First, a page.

State to test unique funding arrangement for port tunnel
By Charlotte Libov
With formal bid requests out for a proposed Port of Miami tunnel, the stage is set for testing of an innovative public-private funding arrangement for the $1.2 billion state project.
The Florida Department of Transportation last week released its request for proposals to the three teams selected to compete for the contract to design, build, finance, operate and maintain the facility. The teams must respond with final proposals by Feb. 15 and it is expected that the contract will be awarded in early spring, said Ric Katz, a project spokesman.
The one-mile tunnel would run between Interstate 395 and the port, enabling trucks to bypass surface streets and ease downtown traffic. It is being developed as a public/private partnership. Although such projects exist in the US, the financing plan that involves availability payments to the private builder instead of tolls is believed to be a first for the nation, said Jeffrey Parker, a consultant to the transportation department on the plan's financing.
"The way this project is going to be funded, through availability payments, is the first that is being done this way, and that's what we're psyched about," he said. "Whenever you talk about public/private partnerships, people think about tolls. But people aren't really happy about tolls."
Under the plan, the state eliminated a toll-reimbursement system in favor of availability payments. The winning bidder will receive availability payments at regular intervals over the duration of the contract's 30-50 years. The payments will be tied to the performance of the structure. If the structure underperforms, meaning, for instance, that it needs to be closed, the state will be allowed to make a reduced payment.
Mr. Parker said the plan has several advantages over tolls. For instance, by divorcing the payment of the tunnel from a toll system, the state guarantees the contractor that enough money will be available for the project regardless of usage, he said. That takes the uncertainty out for the contractor, he said.
But the system also benefits the public entities, Mr. Parker added. "When the state of Florida signs a contract for the delivery of this tunnel, it will not be making major payments until the tunnel opens with the exception of some milestone payments. So there will be major pressure to complete the construction."
Also, since payment is to be made over 30-50 years, there will be pressure for the contractor to make certain the construction quality is top-notch. This lesson has been learned from other projects, most notably Boston's Big Dig, said Mr. Parker, who lives in nearby Martha's Vineyard. That project, which involved the rerouting of Boston highways, is considered the most expensive highway project in the US, incurring escalating costs, leaks and the death of a motorist due to a partial tunnel collapse.
The idea to use availability payments comes from Europe, predominantly the UK, where such plans are common, Mr. Parker said. Initially, they were used to build hospitals and schools. For instance, a private company would build a school for the public sector, which would provide the educational element. If the building was closed because of a flaw such as a malfunctioning heating system, the builder's fee would be reduced. Eventually, the concept was translated to large public transportation projects as a way to avoid tolls. Canada has several such projects under way — including the Sea-to-Sky highway in British Columbia being built for the 2010 Winter Olympics in Vancouver.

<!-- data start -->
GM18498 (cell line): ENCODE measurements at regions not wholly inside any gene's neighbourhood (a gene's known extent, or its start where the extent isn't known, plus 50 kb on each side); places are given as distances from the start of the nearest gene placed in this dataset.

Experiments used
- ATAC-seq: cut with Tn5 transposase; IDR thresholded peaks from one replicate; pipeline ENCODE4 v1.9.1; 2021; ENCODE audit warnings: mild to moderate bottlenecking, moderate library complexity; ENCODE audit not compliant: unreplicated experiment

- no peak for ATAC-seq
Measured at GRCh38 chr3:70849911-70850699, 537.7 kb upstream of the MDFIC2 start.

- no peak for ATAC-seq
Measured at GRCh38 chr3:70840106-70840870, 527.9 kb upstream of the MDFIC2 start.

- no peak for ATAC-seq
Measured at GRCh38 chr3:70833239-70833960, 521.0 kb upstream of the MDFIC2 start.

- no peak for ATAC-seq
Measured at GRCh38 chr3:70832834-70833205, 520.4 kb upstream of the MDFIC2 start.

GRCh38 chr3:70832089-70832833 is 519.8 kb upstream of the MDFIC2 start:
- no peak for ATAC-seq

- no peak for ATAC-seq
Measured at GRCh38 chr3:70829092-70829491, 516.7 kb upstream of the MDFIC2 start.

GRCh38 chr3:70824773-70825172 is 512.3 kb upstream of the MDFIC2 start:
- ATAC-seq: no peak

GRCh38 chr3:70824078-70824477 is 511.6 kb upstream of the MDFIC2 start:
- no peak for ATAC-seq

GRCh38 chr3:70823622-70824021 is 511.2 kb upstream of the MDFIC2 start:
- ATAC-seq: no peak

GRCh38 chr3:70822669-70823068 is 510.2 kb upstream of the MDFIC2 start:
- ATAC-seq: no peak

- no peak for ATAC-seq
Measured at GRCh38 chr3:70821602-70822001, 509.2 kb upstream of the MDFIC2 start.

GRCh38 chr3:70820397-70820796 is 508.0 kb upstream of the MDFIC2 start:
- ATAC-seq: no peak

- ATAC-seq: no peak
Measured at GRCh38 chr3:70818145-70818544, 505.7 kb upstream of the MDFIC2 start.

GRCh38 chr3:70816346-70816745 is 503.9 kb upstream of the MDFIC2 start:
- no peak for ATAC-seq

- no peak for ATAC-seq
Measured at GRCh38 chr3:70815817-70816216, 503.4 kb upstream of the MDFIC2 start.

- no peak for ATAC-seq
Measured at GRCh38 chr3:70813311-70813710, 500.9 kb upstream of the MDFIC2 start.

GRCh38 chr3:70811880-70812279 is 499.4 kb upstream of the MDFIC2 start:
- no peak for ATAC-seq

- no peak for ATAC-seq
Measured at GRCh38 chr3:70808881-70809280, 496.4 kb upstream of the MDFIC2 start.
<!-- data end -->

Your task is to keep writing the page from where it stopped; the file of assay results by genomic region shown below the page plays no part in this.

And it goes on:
"In the UK, they did some research and found that these projects tended to come in on time and within budget as opposed to the ones bidding conventionally, where they were late and generally ran 20-30% over budget. So there was a lot of enthusiasm to try the plan here," said Mr. Parker, president of Jeffrey A. Parker & Associates.
With the Miami port tunnel, the state is to pay half of the cost in partnership with Miami-Dade County and the City of Miami. Recently, county officials said they might consider collecting tolls to pay for its share of the project, but Mr. Parker said that won't interfere with the state's toll-free concept.
"The question is: What are you using the tolls for? If the county ultimately decides to use a toll for its share, that doesn't change the basic assumption because the county is still obligated to make its payments to FDOT, and FDOT will still make its payments to the concessionaire," he said.
According to Mr. Parker, state transit officials will carefully review the bids when they come in, evaluating them not only for price but also for how the teams are planning to design the project and build it. Each of the three teams comes with worldwide reputations for building such projects, he said. But he acknowledged that no matter how good the planning, unforeseen circumstances often arise. "These contracts run for hundreds of pages, they are extremely detailed, they anticipate many of the events and they have been refined by the companies and their attorneys.
"I think we're acting in a prudent way to try and learn from past experience both positive and negative," Mr. Parker said.